Election 2016: What is the effect on marriage equality?

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Leslie Farber working in the office. Photo by Peter Frycki.

For couples worried about the status of marriage equality as a result of the recent election, the National Center for Lesbian Rights said there is no realistic possibility that anyone’s same-sex marriage will be invalidated.

The law is very strong that if a marriage is valid when entered, it cannot be invalidated by any subsequent change in the law. So people who are already married should not be concerned that their marriages can be taken away. To the contrary, it is important that they continue to live their lives as married couples.

Looking forward for individuals who are not currently married but who may wish to marry in the future, we also think it is highly unlikely that the fundamental right of same-sex couples to marry will be challenged or that the Supreme Court would revisit its 2015 holding that same-sex couples have that fundamental right. The doctrine of stare decisis — which means that courts generally will respect and follow their own prior rulings — is also very strong, and the Supreme Court very rarely overturns an important constitutional ruling so soon after issuing it.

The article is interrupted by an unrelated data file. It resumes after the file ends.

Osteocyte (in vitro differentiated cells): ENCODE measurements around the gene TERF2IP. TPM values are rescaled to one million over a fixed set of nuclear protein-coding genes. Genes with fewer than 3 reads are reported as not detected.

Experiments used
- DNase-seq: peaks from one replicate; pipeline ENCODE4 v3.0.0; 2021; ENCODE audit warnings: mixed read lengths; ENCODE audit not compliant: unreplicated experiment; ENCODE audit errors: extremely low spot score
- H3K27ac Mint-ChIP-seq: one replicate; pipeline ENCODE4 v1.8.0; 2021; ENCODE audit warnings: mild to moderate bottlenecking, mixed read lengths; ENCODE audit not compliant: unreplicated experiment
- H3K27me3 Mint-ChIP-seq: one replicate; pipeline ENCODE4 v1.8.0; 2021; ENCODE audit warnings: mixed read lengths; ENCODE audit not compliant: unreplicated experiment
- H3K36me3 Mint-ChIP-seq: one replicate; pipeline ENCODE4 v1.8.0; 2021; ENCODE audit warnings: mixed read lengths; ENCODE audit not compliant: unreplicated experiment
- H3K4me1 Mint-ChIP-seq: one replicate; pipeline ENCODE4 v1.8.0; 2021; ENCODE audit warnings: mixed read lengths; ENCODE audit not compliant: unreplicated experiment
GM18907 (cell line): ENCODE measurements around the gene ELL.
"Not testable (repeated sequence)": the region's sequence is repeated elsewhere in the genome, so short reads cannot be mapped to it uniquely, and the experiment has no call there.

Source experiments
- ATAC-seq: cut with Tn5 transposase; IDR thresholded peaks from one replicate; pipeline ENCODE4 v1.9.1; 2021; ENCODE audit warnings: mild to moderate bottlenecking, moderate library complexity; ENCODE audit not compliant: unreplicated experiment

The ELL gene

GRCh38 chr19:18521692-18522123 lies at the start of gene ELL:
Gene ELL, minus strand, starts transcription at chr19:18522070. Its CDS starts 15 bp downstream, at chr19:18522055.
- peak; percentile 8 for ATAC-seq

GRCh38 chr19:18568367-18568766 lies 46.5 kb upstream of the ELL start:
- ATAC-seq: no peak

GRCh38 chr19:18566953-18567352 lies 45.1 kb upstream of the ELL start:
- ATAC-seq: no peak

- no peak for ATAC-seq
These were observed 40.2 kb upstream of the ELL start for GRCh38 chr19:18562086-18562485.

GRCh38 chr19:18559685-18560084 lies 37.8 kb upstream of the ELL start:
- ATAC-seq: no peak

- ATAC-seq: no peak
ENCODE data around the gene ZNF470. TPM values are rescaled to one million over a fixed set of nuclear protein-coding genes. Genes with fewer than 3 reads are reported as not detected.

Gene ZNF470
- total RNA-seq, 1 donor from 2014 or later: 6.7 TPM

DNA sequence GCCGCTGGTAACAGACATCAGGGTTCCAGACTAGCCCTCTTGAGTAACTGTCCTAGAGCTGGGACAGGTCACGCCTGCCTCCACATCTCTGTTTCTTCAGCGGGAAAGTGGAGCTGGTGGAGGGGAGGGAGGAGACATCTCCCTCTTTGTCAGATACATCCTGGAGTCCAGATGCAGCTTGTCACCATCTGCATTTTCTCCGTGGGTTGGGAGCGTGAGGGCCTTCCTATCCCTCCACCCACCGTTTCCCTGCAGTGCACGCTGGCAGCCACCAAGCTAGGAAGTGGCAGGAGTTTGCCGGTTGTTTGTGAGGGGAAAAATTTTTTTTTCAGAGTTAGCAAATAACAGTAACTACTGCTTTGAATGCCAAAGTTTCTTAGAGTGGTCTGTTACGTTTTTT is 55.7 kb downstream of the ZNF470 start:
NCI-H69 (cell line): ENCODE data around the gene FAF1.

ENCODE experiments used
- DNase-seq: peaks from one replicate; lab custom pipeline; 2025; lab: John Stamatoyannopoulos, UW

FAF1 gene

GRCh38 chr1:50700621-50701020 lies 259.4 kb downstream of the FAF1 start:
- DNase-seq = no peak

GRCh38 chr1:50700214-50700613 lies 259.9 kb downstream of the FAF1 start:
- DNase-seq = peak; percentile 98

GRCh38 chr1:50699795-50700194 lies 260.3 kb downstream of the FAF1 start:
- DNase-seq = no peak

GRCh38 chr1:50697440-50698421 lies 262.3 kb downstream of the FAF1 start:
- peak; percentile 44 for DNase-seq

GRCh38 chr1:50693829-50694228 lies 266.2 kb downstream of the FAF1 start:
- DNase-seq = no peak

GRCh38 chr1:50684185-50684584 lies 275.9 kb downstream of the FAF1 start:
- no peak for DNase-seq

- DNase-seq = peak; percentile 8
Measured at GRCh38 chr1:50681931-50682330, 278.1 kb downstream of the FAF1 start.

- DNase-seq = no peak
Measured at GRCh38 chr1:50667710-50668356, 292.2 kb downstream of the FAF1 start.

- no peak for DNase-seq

In addition, while the new administration is very conservative, neither Donald Trump nor anyone associated with his campaign has indicated any intention to try to turn back the clock on the freedom to marry, and the great majority of Americans now strongly support marriage equality.

Leslie Farber working in the office. Photo by Peter Frycki.
Leslie Farber working in the office. Photo by Peter Frycki.

Lawyer Leslie Farber is an Out In Jersey business partner and can be reached at www.LFarberLaw.com.